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Entrepreneurship and Market Size. The Case of Young College Graduates in Italy

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Abstract

We analyse empirically the effects of urbanization on Italian college graduates’ work possibilities as entrepreneurs three years after graduation. We find that doubling the province of work’s population density reduces the chances of being an entrepreneur by 2-3 percentage points. This result holds after controlling for regional fixed effects and is robust to instrumenting urbanization. Provinces’ competition, urban amenities and dis-amenities, cost of labour, earning differentials between employees and self-employed workers, unemployment rates and value added per capita account for more than half of the negative urbanization penalty. Our result cannot be explained by the presence of negative differentials in returns to entrepreneurship between the most and the least densely populated areas either. In fact, as long as they succeed in entering the most densely populated markets, young entrepreneurs are able to reap-off the benefits of urbanization externalities: the elasticity of entrepreneurs’ net monthly earnings with respect to population density is 0.02-0.03.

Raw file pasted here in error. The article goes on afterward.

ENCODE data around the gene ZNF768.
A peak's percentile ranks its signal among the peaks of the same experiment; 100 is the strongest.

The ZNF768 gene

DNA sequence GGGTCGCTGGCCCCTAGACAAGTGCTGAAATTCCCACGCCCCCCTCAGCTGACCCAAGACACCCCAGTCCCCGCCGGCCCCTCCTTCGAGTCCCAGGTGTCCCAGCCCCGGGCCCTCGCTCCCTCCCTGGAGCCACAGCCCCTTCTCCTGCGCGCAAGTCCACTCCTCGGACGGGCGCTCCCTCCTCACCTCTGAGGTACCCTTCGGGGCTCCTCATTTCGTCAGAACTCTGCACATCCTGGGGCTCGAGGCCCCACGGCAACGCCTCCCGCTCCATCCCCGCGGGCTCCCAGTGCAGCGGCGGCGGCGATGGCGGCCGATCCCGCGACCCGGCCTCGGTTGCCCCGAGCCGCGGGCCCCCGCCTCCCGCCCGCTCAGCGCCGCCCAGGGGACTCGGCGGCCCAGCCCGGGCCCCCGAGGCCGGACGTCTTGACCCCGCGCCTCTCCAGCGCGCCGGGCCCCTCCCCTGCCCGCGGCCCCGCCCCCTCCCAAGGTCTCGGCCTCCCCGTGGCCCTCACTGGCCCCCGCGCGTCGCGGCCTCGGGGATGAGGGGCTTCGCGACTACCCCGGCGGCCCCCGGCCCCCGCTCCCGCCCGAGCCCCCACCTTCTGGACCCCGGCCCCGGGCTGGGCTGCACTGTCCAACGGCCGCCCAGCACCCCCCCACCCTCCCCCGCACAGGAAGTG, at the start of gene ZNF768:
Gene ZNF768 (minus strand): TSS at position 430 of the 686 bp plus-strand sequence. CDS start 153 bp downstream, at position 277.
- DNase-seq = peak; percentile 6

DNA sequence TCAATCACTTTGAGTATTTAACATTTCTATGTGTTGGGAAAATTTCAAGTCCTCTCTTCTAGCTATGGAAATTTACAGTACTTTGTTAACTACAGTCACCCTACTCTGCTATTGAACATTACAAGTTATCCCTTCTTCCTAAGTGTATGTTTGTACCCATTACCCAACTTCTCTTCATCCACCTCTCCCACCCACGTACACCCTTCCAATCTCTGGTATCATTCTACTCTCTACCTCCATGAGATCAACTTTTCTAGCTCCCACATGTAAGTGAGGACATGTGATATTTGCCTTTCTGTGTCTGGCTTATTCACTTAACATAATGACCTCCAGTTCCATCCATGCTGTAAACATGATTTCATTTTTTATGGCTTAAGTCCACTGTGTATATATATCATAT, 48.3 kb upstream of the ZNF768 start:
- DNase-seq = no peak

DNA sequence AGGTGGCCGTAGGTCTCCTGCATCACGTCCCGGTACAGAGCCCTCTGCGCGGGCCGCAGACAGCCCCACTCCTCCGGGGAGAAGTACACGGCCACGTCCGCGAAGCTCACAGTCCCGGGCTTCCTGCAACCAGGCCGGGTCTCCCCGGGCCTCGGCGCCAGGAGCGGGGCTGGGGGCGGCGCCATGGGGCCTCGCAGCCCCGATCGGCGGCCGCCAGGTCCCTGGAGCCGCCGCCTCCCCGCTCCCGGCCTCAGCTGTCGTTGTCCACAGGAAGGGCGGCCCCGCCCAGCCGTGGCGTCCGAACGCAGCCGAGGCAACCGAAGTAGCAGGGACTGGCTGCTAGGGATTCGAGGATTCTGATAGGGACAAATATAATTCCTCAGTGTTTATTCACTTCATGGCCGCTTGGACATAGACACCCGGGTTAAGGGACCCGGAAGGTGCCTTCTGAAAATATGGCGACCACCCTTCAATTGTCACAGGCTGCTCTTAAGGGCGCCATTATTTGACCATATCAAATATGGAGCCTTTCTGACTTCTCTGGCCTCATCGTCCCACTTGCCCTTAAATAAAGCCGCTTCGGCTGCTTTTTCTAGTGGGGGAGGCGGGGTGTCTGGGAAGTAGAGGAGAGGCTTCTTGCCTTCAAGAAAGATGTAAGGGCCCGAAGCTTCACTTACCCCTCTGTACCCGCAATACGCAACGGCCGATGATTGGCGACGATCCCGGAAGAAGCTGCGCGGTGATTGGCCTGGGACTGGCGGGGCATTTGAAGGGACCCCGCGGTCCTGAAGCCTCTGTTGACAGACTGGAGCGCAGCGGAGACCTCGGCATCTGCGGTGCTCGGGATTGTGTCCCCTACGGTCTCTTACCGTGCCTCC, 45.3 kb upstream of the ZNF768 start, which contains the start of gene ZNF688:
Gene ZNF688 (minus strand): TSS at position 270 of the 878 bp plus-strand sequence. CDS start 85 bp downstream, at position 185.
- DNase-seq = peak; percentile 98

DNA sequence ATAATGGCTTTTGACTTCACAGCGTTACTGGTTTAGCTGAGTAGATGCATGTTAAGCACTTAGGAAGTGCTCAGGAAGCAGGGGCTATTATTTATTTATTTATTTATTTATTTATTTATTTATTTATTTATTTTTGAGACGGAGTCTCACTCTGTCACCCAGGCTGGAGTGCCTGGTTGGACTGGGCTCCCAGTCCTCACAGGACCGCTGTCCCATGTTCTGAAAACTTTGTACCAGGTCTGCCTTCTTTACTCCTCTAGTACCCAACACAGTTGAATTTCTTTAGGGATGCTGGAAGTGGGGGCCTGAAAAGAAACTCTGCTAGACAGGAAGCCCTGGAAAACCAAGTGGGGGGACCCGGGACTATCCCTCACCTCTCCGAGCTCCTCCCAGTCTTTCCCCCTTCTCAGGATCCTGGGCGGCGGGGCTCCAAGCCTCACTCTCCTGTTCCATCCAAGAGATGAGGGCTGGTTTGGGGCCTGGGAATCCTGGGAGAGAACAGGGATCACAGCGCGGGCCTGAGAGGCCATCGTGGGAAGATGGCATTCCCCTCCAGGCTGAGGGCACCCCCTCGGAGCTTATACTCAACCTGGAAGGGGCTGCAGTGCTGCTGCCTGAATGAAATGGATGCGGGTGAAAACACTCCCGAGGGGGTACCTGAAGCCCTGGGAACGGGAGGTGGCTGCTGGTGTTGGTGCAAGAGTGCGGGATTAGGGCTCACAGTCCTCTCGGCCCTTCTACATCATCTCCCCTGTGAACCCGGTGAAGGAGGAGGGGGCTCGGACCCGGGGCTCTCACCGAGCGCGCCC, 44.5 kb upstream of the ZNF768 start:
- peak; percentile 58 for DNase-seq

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Bibliographic Info

Paper provided by Tor Vergata University, CEIS in its series CEIS Research Paper with number 171.

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Length: 24 pages
Date of creation: 08 Nov 2010
Date of revision: 08 Nov 2010
Handle: RePEc:rtv:ceisrp:171

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Postal: CEIS - Centre for Economic and International Studies - Faculty of Economics - University of Rome "Tor Vergata" - Via Columbia, 2 00133 Roma
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Web: http://www.ceistorvergata.it

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Keywords: Labour market transitions; Urbanization.;

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Cited by:
  1. Elsayyad, May & Konrad, Kai A., 2012. "Fighting Multiple Tax Havens," Munich Reprints in Economics 13964, University of Munich, Department of Economics.
  2. Behrens, Kristian & Pokrovsky, Dmitry & Zhelobodko, Evgeny, 2014. "Market Size, Entrepreneurship, and Income Inequality," CEPR Discussion Papers 9831, C.E.P.R. Discussion Papers.
  3. Di Addario, Sabrina, 2011. "Job search in thick markets," Journal of Urban Economics, Elsevier, vol. 69(3), pages 303-318, May.

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